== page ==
Let me try to put in terms you can relate to or understand.
Imagine if an arbitrary decision, based on some kind of rule book, came down that USC’s football team was being moved to the Western Athletic Conference.
USC might get a challenge from Boise State and Fresno State and every five years or so from Hawaii, but otherwise the games against Idaho, Utah State, New Mexico State, San Jose State, Nevada and Louisiana Tech would be mismatches.
The games would cost USC a chance to move up in the Bowl Championship Series standings to earn a chance to play for the national championship.
Oceanside can get a game against Ramona and Valley Center in the Valley League, but the lack of competition in the rest of the league could cost the Pirates a chance down the road to advance to the CIF State Bowl championship.
Oceanside’s starters are only playing two quarters and not facing a weekly challenge. This could lead to the Pirates turning soft and suffering an upset in the San Diego Section playoffs.
Thus, the vote by the principals and athletic directors has been a disservice to the opponents Oceanside is embarrassing as well as the Oceanside kids that aren’t getting a fair test of their ability against the best competition.
The defense of the decision to move Oceanside High to the Valley that I keep hearing from administrators is that Oceanside’s minor sports, such as girls volleyball and girls tennis, now have a chance to be competitive. Previously, Oceanside’s minor sports teams were being dominated by Avocado schools with girls roomed in club programs (volleyball) or with private lessons (tennis).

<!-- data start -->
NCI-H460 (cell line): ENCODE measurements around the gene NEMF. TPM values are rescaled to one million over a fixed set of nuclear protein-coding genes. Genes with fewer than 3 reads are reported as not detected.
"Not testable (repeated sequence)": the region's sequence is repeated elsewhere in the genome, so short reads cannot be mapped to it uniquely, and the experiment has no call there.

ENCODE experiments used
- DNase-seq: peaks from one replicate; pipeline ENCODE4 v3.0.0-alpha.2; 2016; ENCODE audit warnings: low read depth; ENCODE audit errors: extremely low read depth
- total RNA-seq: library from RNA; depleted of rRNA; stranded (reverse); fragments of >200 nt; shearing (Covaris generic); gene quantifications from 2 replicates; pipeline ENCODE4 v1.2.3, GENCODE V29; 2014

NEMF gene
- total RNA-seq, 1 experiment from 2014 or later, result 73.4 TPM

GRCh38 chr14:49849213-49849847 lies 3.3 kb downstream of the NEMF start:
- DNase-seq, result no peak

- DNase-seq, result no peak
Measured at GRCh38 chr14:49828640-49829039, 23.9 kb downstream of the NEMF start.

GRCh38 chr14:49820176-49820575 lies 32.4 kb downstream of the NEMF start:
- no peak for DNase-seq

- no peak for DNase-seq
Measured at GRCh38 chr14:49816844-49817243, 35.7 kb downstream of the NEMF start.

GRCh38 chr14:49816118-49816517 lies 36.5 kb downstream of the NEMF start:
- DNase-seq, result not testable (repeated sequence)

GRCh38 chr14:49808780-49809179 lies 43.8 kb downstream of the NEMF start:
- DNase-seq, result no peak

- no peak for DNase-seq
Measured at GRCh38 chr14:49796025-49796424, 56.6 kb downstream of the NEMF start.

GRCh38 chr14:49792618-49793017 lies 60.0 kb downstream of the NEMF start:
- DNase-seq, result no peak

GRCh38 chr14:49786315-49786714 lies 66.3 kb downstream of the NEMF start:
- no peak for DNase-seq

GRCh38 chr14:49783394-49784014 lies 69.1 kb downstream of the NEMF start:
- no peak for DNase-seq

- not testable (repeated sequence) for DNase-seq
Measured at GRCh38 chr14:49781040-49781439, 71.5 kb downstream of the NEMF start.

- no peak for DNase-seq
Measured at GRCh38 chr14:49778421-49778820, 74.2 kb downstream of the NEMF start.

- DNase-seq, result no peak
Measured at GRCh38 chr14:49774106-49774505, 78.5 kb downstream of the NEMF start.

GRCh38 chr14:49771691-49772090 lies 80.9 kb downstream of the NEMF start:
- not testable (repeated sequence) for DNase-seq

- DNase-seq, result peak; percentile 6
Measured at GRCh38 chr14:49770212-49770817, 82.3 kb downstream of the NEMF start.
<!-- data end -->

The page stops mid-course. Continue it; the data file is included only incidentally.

I’m sorry, but that argument doesn’t fly.
In the City Conference, leagues for all sports are based on strength of program. The football team can be in the Eastern League, the strongest league, but the field hockey, volleyball and tennis programs will be in the Western League against schools of similar programs.
If the City Conference went strictly by enrollment, San Diego High and Morse would be in the strong Eastern League. Instead, two of the San Diego Section’s weakest programs are in the weaker Central League where the kids have a chance to compete. San Diego High and Morse would otherwise be losing games by the scores similar to Oceanside’s opponents.
When the North County Conference, usually the progressive league in providing after-school activities compared to other parts of San Diego County, falls behind the City Conference, a dinosaur in providing kids opportunities, something is drastically wrong.
Maybe, to get the point, the North County Conference’s principals and athletic directors should be put in the position they’ve forced the kids from San Marcos, Westview, Mt. Carmel and Orange Glen to face.
Maybe they should be the ones on the field being embarrassed by trying to block Cal-bound lineman Brian Schwenke or trying to defend a pass from Colorado-bound quarterback Jordan Wynn aimed toward to San Diego State-bound wide receiver Osmond Nicholas or Oceanside super sophomore receiver Demario Coleman.
Then they would understand how blind they were when they cast their votes to re-league — placing one of California’s strongest football programs in a league of mismatches.
Tom Shanahan is voiceofsandiego.org‘s sports columnist. He is the media coordinator for the San Diego Hall of Champions and an occasional writer for Chargers.com. You can e-mail him at firstname.lastname@example.org. Or send a letter to the editor.